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The relative importance of tone

Tone tends to be very important to me when it comes to whether or not I can become absorbed in a given piece of media. By tone, I mean the overall feeling and vibe a piece gives off, plus the attitude they take towards their story or subject matter. Embracing the right tone for the right story is something I care very deeply about, and can make the difference between obtaining my buy-in to the tale you're telling or shutting out my sympathy completely.

This can have an even more significant effect when I'm already invested in a property. For example, contributing to my notorious pickiness about fan fiction is that if I feel a fic has a tone that doesn't fit properly with the original, I usually cannot get into it at all. I guess it doesn't necessarily have to reproduce the same tone exactly, but unless it feels compatible, it just doesn't work for me. Similarly, in a series, if later installments go too far off the tone, or embrace a tone that doesn't gel with earlier ones, I get skeptical and put off.

Recently I experienced this most strongly (at least in the anticipation) of Guardians of the Galaxy. The Marvel movies have generally had a light tone that was not SO frivolous as to cut off drama, which I've always thought worked for them. When Guardians was announced, I was seriously doubting that it was going to work in context with the rest of the series. It pushed the boundaries of the silliness and weirdness allowed by the series, and I thought it was going to be really ATONAL, disrupting the vibe the world had established. I was surprised to find that Guardians worked, even with the tone shift, probably mostly because it wasn't quite as exaggerated as I thought it would be, and because it existed at such a remove from the other stories, a literal galaxy away.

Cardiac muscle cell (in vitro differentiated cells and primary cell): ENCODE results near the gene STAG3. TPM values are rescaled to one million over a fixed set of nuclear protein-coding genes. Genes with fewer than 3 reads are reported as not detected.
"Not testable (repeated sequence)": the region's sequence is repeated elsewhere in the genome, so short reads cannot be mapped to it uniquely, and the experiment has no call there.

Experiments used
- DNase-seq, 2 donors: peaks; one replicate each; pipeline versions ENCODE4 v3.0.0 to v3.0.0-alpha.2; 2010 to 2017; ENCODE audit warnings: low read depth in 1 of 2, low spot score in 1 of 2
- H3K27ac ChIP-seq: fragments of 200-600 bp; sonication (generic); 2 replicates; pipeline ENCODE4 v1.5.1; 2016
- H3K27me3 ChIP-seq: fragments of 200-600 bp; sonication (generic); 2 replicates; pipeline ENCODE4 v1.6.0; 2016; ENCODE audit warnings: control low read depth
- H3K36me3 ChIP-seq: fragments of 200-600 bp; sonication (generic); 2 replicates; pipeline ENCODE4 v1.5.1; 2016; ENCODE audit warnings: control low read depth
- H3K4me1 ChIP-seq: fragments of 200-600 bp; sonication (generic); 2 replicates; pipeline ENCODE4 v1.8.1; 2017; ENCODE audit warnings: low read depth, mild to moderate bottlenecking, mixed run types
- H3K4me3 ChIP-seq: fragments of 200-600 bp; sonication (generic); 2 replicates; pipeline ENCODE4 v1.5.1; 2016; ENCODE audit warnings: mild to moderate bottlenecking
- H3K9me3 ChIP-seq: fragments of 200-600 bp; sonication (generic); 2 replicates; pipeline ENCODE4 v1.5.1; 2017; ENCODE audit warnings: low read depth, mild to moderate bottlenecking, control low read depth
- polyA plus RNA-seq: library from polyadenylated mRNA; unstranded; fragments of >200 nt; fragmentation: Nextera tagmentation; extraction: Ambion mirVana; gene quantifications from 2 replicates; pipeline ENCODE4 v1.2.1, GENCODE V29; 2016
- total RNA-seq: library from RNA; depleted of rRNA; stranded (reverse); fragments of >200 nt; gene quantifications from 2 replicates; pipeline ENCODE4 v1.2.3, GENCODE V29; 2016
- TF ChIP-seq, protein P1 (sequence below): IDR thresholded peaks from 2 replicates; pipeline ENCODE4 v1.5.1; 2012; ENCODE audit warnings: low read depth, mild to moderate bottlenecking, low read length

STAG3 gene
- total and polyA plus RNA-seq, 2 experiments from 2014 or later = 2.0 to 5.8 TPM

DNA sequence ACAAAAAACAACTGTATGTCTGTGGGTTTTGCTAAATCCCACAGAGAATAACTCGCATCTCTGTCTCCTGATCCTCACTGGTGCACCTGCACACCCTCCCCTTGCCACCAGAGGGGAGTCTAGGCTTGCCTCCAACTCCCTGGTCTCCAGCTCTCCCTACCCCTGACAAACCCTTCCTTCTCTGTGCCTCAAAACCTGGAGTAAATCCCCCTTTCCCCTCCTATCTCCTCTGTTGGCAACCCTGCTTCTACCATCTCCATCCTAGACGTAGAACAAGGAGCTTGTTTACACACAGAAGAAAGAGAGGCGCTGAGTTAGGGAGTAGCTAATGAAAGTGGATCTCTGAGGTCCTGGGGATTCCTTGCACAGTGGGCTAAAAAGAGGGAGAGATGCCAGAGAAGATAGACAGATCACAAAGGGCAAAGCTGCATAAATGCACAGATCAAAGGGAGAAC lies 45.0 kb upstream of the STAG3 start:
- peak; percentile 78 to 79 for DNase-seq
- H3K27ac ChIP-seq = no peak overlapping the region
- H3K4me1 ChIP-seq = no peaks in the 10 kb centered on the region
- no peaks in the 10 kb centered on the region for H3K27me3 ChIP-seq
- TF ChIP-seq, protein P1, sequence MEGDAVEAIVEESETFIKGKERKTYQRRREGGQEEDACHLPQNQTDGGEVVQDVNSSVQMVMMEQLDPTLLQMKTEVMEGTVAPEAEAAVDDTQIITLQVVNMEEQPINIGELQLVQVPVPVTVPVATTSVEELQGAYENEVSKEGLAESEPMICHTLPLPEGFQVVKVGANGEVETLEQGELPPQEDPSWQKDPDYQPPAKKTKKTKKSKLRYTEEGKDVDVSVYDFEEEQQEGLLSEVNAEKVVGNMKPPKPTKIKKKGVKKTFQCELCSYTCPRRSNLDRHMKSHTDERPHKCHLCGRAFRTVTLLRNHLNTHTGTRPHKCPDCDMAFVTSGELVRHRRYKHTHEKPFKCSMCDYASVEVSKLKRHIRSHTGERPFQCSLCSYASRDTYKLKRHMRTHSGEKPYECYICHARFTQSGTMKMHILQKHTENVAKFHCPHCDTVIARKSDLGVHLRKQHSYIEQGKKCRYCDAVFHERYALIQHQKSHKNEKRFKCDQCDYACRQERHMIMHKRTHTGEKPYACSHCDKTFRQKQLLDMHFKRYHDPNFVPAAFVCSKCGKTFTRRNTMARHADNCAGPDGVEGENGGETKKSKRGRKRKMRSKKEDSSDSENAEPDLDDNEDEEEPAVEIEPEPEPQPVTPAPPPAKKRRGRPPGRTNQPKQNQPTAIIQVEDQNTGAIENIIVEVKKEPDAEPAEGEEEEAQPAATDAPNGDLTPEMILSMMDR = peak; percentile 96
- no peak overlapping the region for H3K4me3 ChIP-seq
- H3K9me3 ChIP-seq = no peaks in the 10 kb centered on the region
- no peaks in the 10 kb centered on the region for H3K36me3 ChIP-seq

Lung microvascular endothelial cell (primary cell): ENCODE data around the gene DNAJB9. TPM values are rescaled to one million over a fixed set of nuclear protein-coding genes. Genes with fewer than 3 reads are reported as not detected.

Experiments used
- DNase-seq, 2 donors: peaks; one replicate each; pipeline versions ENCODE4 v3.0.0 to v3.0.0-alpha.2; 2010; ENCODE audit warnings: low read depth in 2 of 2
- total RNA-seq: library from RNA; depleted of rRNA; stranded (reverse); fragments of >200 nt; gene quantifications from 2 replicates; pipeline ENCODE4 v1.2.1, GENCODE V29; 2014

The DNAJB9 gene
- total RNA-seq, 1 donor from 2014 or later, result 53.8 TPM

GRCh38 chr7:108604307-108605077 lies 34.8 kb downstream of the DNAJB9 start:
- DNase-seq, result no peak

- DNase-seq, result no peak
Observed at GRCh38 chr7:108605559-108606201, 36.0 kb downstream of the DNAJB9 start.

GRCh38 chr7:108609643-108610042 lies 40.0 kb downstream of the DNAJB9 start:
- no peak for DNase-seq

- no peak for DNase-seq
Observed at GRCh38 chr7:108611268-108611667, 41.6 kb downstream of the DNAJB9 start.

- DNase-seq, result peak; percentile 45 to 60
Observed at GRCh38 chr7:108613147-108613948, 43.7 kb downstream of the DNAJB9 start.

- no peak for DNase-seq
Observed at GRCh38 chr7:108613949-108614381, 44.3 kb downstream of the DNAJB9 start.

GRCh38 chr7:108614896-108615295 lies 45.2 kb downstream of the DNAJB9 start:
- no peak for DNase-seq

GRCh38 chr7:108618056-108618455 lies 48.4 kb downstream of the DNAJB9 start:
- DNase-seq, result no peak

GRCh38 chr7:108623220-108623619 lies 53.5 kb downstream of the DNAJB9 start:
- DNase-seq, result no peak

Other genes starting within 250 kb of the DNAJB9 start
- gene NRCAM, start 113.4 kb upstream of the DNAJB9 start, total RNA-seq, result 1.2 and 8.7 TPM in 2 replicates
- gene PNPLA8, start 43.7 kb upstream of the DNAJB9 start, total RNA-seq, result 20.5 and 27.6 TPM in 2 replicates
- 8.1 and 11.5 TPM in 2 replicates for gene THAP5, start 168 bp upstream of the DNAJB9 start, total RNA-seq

I am still doubtful of when the Guardians stuff bleeds into the already-established-on-Earth stuff. I still don't quite buy the notion of Rocket Raccoon existing in the same universe as Jessica Jones [Spoiler (click to open)]torturing and executing the man who raped her. Though to be honest, Daredevil and Jessica Jones are a fair bit darker than the films ever got, which is a tone shift of another kind. I guess when I get dramatically invested, I'm more likely to buy things getting a bit darker than getting sillier. That may just be my personal bias.

But it's something to think about in my own work. It occurred me to that maybe my silly Woodhouse parody larp Woodplum House could be part of the Breaking History universe, except that it's REALLY out there tonally from the rest, and that gave me pause. Again, it was weird thinking of that and Mrs. Hawking existing in the same world and theoretically being able to meet. Okay, I think she's dead by the 1920s, but that's beside the point. Hell, I'm even slightly worried about how the Hawking stories are going to take a slightly darker turn with the second trilogy. I don't want to go all grimdark even so, and I don't want to alienated people who liked the tone of the first set. I have to tell the story I have to tell-- just as any writer does --but it's one more of the many things to take into consideration when you're taking on the challenge of serializing.

Posts from This Journal by “musing” Tag

Comments

( 3 comments — Leave a comment )
jducoeur
Dec. 14th, 2015 10:28 pm (UTC)